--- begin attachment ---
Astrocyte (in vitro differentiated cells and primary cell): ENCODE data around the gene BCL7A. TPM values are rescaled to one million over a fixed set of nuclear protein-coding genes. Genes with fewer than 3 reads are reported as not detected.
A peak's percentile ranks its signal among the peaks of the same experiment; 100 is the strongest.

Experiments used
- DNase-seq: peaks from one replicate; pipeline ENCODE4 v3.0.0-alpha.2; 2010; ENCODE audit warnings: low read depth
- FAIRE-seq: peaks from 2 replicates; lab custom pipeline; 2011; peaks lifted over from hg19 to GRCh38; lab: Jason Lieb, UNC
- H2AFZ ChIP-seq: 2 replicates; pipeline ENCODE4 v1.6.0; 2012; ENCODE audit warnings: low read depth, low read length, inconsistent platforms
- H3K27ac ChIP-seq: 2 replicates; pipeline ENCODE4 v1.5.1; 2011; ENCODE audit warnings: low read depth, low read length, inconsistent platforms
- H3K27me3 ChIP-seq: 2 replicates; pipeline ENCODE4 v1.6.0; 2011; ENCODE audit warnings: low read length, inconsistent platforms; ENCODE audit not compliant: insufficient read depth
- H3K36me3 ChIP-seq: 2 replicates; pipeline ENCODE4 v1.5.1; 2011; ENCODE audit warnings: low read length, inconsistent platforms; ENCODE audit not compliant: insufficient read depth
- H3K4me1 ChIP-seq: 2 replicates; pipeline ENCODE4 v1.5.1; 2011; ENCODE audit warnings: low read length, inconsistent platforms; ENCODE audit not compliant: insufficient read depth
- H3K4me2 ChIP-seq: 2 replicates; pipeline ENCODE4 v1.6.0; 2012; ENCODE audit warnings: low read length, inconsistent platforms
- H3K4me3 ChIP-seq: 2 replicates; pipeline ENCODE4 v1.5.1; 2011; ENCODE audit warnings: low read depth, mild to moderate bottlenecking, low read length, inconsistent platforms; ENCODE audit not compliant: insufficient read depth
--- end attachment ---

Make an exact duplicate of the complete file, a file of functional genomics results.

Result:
Astrocyte (in vitro differentiated cells and primary cell): ENCODE data around the gene BCL7A. TPM values are rescaled to one million over a fixed set of nuclear protein-coding genes. Genes with fewer than 3 reads are reported as not detected.
A peak's percentile ranks its signal among the peaks of the same experiment; 100 is the strongest.

Experiments used
- DNase-seq: peaks from one replicate; pipeline ENCODE4 v3.0.0-alpha.2; 2010; ENCODE audit warnings: low read depth
- FAIRE-seq: peaks from 2 replicates; lab custom pipeline; 2011; peaks lifted over from hg19 to GRCh38; lab: Jason Lieb, UNC
- H2AFZ ChIP-seq: 2 replicates; pipeline ENCODE4 v1.6.0; 2012; ENCODE audit warnings: low read depth, low read length, inconsistent platforms
- H3K27ac ChIP-seq: 2 replicates; pipeline ENCODE4 v1.5.1; 2011; ENCODE audit warnings: low read depth, low read length, inconsistent platforms
- H3K27me3 ChIP-seq: 2 replicates; pipeline ENCODE4 v1.6.0; 2011; ENCODE audit warnings: low read length, inconsistent platforms; ENCODE audit not compliant: insufficient read depth
- H3K36me3 ChIP-seq: 2 replicates; pipeline ENCODE4 v1.5.1; 2011; ENCODE audit warnings: low read length, inconsistent platforms; ENCODE audit not compliant: insufficient read depth
- H3K4me1 ChIP-seq: 2 replicates; pipeline ENCODE4 v1.5.1; 2011; ENCODE audit warnings: low read length, inconsistent platforms; ENCODE audit not compliant: insufficient read depth
- H3K4me2 ChIP-seq: 2 replicates; pipeline ENCODE4 v1.6.0; 2012; ENCODE audit warnings: low read length, inconsistent platforms
- H3K4me3 ChIP-seq: 2 replicates; pipeline ENCODE4 v1.5.1; 2011; ENCODE audit warnings: low read depth, mild to moderate bottlenecking, low read length, inconsistent platforms; ENCODE audit not compliant: insufficient read depth